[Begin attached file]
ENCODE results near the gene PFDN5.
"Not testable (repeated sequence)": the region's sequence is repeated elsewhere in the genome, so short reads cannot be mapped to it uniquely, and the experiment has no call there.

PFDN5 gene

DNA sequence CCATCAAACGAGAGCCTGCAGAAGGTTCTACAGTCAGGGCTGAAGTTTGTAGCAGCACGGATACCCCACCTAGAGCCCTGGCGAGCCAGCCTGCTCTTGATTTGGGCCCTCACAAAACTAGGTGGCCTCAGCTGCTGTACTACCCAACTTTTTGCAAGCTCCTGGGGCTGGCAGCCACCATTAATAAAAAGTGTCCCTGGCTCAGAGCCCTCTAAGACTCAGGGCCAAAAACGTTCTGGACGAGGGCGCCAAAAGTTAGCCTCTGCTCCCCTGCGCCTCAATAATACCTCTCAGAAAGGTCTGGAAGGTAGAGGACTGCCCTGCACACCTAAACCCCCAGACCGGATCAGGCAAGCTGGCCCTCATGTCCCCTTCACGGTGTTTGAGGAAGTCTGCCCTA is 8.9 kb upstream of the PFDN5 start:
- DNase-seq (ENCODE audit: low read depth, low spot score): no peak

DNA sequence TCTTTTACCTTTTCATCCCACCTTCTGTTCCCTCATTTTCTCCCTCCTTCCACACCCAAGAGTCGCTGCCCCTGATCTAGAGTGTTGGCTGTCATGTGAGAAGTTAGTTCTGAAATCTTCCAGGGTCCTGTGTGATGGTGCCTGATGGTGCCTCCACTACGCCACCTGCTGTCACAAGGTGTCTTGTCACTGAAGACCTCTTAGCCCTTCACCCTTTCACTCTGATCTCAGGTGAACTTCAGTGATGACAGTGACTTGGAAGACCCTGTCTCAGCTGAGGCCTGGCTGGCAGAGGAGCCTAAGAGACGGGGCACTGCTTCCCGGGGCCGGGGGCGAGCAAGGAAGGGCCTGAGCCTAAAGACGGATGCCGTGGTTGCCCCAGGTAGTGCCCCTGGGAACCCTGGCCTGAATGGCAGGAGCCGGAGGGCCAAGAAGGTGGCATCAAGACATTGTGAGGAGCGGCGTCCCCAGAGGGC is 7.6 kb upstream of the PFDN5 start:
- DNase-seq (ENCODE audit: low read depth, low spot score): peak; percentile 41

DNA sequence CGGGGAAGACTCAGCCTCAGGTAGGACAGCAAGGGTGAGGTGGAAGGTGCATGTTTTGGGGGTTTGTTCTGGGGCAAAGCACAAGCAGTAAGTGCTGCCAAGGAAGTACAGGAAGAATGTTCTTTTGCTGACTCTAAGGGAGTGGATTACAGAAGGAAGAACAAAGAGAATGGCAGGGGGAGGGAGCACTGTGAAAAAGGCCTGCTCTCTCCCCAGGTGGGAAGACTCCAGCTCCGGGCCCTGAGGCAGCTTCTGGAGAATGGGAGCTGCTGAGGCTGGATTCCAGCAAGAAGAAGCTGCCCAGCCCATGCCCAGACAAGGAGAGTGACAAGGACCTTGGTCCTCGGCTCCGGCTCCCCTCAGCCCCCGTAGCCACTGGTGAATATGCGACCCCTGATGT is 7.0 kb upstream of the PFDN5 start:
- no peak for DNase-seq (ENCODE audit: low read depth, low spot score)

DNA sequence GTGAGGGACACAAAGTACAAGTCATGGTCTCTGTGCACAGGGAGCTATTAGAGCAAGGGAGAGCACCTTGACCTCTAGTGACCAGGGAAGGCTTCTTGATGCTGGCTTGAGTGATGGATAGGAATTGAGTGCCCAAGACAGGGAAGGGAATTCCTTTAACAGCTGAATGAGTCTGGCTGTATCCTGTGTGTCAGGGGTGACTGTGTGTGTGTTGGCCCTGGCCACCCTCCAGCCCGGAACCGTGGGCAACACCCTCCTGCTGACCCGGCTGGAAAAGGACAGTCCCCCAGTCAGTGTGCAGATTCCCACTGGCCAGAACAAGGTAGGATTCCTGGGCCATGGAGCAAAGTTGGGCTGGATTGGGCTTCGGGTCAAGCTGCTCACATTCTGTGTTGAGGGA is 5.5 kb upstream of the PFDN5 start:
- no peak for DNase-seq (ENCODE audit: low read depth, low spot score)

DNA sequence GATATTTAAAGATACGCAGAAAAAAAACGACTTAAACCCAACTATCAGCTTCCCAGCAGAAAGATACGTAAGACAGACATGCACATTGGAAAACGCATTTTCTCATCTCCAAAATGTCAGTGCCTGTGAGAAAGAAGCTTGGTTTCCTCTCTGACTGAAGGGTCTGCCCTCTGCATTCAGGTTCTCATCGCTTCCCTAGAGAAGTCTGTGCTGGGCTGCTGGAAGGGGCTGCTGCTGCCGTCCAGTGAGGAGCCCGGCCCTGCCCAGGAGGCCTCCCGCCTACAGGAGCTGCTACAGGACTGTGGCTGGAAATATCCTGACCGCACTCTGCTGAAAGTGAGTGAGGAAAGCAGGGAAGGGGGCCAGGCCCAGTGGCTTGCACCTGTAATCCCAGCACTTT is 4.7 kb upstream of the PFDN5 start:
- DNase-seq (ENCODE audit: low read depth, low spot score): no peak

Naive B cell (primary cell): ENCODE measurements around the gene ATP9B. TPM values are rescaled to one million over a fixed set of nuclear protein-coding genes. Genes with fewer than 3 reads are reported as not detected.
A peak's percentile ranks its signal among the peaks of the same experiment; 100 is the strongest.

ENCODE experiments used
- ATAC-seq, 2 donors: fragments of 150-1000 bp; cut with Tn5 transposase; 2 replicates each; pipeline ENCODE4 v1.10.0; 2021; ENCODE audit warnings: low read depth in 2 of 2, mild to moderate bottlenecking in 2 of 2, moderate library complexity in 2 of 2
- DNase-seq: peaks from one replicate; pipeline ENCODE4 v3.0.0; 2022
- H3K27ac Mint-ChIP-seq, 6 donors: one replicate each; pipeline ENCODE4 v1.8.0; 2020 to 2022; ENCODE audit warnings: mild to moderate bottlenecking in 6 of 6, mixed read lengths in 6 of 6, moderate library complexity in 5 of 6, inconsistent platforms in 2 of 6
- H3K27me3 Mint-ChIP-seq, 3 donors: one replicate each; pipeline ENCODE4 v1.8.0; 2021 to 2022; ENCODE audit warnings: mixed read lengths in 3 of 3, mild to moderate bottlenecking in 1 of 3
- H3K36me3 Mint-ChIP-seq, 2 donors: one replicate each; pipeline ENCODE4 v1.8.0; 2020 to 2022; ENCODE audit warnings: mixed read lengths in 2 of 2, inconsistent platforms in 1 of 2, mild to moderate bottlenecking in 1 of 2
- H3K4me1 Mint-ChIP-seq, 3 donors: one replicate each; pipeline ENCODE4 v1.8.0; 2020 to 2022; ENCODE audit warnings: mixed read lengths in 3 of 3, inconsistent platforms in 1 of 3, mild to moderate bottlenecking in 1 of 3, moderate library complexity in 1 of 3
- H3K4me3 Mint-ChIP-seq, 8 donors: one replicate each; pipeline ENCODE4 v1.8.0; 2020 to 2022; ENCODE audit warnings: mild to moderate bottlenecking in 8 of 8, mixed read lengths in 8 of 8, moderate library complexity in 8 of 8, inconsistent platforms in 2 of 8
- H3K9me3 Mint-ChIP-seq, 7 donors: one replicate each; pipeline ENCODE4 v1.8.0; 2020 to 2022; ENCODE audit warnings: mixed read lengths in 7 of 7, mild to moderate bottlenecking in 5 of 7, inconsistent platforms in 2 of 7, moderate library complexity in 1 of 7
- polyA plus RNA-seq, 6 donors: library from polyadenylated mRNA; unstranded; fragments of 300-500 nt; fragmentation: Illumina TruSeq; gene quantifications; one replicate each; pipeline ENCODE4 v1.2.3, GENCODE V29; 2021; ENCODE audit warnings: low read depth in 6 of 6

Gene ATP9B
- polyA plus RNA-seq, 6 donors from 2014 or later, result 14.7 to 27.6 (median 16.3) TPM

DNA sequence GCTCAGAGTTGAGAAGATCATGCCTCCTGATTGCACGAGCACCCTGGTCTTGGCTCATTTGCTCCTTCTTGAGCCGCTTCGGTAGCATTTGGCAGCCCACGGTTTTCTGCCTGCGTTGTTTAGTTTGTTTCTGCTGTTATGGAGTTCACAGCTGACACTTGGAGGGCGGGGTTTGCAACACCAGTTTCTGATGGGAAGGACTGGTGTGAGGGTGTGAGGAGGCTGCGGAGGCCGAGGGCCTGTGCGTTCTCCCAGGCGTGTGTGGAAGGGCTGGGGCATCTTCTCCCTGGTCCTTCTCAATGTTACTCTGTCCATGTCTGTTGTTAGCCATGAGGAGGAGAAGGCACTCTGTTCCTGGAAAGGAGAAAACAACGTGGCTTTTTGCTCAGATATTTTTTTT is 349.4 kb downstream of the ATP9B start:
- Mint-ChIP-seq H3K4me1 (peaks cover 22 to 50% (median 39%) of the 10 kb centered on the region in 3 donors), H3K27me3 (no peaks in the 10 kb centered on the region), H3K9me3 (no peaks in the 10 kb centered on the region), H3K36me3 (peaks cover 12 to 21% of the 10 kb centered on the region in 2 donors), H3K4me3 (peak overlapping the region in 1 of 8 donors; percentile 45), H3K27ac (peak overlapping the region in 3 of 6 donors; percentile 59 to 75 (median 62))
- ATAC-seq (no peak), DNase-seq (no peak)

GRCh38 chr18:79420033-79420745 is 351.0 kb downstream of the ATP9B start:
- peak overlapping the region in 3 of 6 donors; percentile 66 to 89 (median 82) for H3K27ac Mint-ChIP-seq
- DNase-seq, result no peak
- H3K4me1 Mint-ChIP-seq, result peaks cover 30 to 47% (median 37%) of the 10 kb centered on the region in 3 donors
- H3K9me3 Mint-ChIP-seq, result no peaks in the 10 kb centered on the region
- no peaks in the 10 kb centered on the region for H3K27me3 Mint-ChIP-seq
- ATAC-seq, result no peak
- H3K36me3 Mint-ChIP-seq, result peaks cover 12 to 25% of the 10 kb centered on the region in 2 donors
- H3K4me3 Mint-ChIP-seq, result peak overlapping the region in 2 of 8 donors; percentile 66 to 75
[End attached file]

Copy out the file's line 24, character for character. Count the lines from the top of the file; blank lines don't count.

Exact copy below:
- H3K9me3 Mint-ChIP-seq, 7 donors: one replicate each; pipeline ENCODE4 v1.8.0; 2020 to 2022; ENCODE audit warnings: mixed read lengths in 7 of 7, mild to moderate bottlenecking in 5 of 7, inconsistent platforms in 2 of 7, moderate library complexity in 1 of 7